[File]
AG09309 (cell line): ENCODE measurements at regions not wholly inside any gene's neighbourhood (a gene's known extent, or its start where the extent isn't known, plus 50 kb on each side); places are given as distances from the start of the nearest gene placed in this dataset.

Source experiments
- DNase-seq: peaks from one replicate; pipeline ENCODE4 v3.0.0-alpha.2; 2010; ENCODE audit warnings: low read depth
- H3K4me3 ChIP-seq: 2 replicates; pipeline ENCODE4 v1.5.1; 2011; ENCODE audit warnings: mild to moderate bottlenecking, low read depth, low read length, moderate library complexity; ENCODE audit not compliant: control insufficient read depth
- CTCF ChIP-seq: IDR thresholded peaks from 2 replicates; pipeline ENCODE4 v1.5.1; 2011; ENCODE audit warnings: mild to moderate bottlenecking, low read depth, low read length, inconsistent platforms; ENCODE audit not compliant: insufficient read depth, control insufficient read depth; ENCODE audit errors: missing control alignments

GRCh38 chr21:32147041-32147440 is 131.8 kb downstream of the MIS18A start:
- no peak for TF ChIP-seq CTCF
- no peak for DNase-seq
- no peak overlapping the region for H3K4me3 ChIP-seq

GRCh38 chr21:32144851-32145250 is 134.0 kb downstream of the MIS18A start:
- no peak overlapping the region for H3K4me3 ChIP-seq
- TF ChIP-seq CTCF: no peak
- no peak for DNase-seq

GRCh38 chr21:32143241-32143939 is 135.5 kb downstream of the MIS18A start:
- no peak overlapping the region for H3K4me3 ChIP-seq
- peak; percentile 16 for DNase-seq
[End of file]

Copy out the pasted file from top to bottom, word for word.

AG09309 (cell line): ENCODE measurements at regions not wholly inside any gene's neighbourhood (a gene's known extent, or its start where the extent isn't known, plus 50 kb on each side); places are given as distances from the start of the nearest gene placed in this dataset.

Source experiments
- DNase-seq: peaks from one replicate; pipeline ENCODE4 v3.0.0-alpha.2; 2010; ENCODE audit warnings: low read depth
- H3K4me3 ChIP-seq: 2 replicates; pipeline ENCODE4 v1.5.1; 2011; ENCODE audit warnings: mild to moderate bottlenecking, low read depth, low read length, moderate library complexity; ENCODE audit not compliant: control insufficient read depth
- CTCF ChIP-seq: IDR thresholded peaks from 2 replicates; pipeline ENCODE4 v1.5.1; 2011; ENCODE audit warnings: mild to moderate bottlenecking, low read depth, low read length, inconsistent platforms; ENCODE audit not compliant: insufficient read depth, control insufficient read depth; ENCODE audit errors: missing control alignments

GRCh38 chr21:32147041-32147440 is 131.8 kb downstream of the MIS18A start:
- no peak for TF ChIP-seq CTCF
- no peak for DNase-seq
- no peak overlapping the region for H3K4me3 ChIP-seq

GRCh38 chr21:32144851-32145250 is 134.0 kb downstream of the MIS18A start:
- no peak overlapping the region for H3K4me3 ChIP-seq
- TF ChIP-seq CTCF: no peak
- no peak for DNase-seq

GRCh38 chr21:32143241-32143939 is 135.5 kb downstream of the MIS18A start:
- no peak overlapping the region for H3K4me3 ChIP-seq
- peak; percentile 16 for DNase-seq